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Silver Palette Necklace Tutorial – Part 2

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Now we get to the part where we unleash our inner pyromaniac!

The two pieces of silver that make up the artist’s palette need to be joined together permanently using solder.  I’ve used a ‘hard’ form silver solder that fires at a high temperature.  If there is more than one joint to be made in a piece, use hard solder first, then medium, then easy, which fire at ascending temperatures.  This means that heating up each subsequent joint does not undo the first.  In our piece there is only one joint so we don’t need to worry.

Using a pair of tin snips, cut into the end of the solder strip (beflow left).  Then, to create tiny pieces, or ‘pallions’ of silver, cut across the solder strip.  The solder pallions will be very tiny.

 

 

The strange thing in the photo above right is a borax cone, which is used as a ‘flux’.  Flux helps the solder to flow, prevents oxidisation and keeps the pallions in place.  You can also buy borax in a powdered form.  Simply place water in the tray at the bottom and grind the borax cone until you get a white paste.  To speed things up I usually take a file to the borax cone and shave some off.

 


 

There are some important notes to make about soldering.  The two pieces of metal to be joined should be clean and flat, so again I used files to remove any metal sticking out that would otherwise create a gap.

Using a paint brush I painted some borax flux paste onto one of the pieces, and used tweezers to place some of the hard silver solder pallions onto it (below left).

 

 

The next part is very tricky.  Cookson Gold sell some very useful reverse action tweezers with insulated grips which are perfect for holding pieces together whilst soldering.  Being very careful, align the two pieces together and use the tweezers to hold them in place (above right).  It’s a little difficult because the solder is liable to pop off or a piece of silver can move out of place.  It took me three attempts to get it right!

 


 

My husband very kindly made me a little soldering tray.  It’s basically two old baking trays that we had lying around the house.  He put them together and screwed a wooden leg on each corner.  This keeps the tray off whatever surface it’s on to prevent damage.  Just for safety’s sake, I put the tray on a concrete floor and had a bucket of water nearby (below left).  Make sure you have no distractions or pets or children running around the house while you do this.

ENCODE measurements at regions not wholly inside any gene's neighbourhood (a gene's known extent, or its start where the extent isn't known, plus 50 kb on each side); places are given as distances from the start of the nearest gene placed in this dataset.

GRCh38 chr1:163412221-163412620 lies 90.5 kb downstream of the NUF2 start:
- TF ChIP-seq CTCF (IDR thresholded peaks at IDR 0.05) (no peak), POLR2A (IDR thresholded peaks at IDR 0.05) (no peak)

The photo above right shows me soldering the piece together using a gas torch, which looks scary but is quite easy.  I apologise as it’s not the best photo in the world!

The method I use is to heat the piece evenly with the end of the orange flame for about 30 seconds, then gradually heat it with the tip of the blue flame (the part where the blue flame meets the orange flame is the hottest).  I move the flame around over the whole piece.  It won’t take long until you see the solder run and then the two parts are bonded together.  You can remove the heat immediately and quench it in water.  It will hiss and spit but this is normal.

 


 

As an aside, I’m also going to tell you how to heat a piece to anneal it.  Annealing is basically softening a metal so it is easier to work with.  You may also need to anneal a piece after it has been ‘work-hardened’ through shaping and bending metal.  Luckily the fine silver we are using stays pretty flexible and rarely needs to be annealed.

The annealing point of silver is 1110-1200°F (600-700°C) and its melting point which is 1635°F (890°C).  You can ‘see’ the tempertaure of the piece by watching for changes in colour.  Silver should be heated to a dull pink colour when annealing.

  • Visibly red 900°F (482°C)
  • Dull pink-red 1200°F (648°C)
  • Deep cherry colour 1400°F (760°C)
  • Bright orange/red 1600°F (871°C)

Try to keep the piece at that colour for about 30 seconds by drawing the heat away from and towards the piece, avoiding overheating it.

 


 

When you have soldered the palette together and it has cooled it should look something like the photo below left.  The silver will look white.

 

 

Now comes the part I’m not sure anyone really likes, or is it just me?  I find sanding a little boring, but there are ways to make it easier and the result is worth the effort.  For a small piece like this I stick it it to an old tile using double-sided tape which means you don’t have to try and hold it.  I do the back first, and then the front, with small squares of sandpaper cut from larger sheets (below left).

Use progressively finer grades of wet and dry sandpaper – the higher the number, the finer it is.  I keep a small bowl of water to dip the sandpaper in (above right).  For final polishing, I go from 200-2500 grit sandpaper in about 8 stages, but depending on how marked your metal is you can probably get away with less at this point.  Every time you change from one grade of sandpaper to the next, change the direction you sand in.  This way you can tell if you’ve missed a bit.  By sticking it to the tile rather than your desk you can just move the tile to do this.

 

 

The photo above right shows the residue left by the sandpaper on the double-sided tape.  You can remove the tape from your tile with detergent and water.

 


 

Unfortunately we’re not finished with sanding and polishing yet, but we’ll take a break and do something fun next time – making miniature paintbrushes!

 

Kelly.

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